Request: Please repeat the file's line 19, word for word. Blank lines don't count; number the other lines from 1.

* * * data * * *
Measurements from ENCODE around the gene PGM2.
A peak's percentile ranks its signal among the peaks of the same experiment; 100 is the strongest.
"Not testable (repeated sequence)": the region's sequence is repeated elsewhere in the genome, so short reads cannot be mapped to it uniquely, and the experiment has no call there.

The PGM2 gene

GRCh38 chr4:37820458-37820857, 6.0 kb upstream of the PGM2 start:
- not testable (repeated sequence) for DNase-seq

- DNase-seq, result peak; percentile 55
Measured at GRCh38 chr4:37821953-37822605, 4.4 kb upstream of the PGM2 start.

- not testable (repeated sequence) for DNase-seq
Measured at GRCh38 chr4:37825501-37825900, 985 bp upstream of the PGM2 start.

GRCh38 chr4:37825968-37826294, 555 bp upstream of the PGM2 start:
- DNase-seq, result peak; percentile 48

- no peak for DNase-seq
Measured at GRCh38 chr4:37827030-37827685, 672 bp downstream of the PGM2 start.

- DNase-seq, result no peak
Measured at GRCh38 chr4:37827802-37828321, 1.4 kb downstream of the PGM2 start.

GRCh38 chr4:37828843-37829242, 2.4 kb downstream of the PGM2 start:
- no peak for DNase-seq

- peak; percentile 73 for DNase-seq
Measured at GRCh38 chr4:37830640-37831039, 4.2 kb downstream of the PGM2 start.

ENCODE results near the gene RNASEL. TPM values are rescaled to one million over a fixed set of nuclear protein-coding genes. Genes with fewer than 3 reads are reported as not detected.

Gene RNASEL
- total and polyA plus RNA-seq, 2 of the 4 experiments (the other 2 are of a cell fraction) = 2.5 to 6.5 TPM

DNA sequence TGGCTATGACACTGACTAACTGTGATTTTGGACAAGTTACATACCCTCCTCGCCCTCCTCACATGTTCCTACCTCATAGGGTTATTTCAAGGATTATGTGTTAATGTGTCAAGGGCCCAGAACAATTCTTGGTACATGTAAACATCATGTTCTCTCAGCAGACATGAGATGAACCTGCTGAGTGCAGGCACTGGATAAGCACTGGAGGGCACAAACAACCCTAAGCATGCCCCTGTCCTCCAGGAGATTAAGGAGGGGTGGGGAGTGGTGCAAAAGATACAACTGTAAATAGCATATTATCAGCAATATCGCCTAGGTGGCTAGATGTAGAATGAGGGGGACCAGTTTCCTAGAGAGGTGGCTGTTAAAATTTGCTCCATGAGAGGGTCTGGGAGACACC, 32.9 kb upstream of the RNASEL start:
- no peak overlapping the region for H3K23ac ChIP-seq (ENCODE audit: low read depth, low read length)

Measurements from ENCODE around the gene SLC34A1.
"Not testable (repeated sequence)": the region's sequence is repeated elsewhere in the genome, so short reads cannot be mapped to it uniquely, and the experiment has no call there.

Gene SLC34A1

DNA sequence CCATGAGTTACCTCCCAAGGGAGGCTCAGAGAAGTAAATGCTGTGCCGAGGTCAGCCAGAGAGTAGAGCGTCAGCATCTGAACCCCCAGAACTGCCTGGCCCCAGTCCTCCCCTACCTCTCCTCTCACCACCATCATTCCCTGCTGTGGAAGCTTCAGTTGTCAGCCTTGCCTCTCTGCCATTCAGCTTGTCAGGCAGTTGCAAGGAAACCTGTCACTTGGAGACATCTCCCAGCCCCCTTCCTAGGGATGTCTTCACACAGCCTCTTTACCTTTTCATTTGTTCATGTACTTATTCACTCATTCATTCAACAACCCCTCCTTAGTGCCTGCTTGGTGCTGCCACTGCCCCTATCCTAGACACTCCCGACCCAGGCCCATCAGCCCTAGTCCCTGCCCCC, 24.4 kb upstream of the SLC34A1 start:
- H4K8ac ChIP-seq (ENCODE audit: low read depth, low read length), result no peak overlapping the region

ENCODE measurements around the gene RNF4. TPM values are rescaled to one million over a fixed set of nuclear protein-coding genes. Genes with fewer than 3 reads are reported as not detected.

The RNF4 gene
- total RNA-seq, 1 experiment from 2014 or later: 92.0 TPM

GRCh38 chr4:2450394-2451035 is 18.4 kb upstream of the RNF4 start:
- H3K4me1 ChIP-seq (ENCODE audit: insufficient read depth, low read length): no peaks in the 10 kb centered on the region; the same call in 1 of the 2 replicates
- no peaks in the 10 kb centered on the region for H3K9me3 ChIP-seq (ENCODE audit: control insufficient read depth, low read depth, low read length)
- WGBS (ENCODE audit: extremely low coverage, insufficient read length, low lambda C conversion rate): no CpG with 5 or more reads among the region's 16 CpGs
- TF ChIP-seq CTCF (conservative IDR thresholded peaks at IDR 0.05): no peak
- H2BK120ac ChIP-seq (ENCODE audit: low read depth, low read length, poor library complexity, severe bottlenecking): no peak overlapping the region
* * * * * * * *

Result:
- peak; percentile 73 for DNase-seq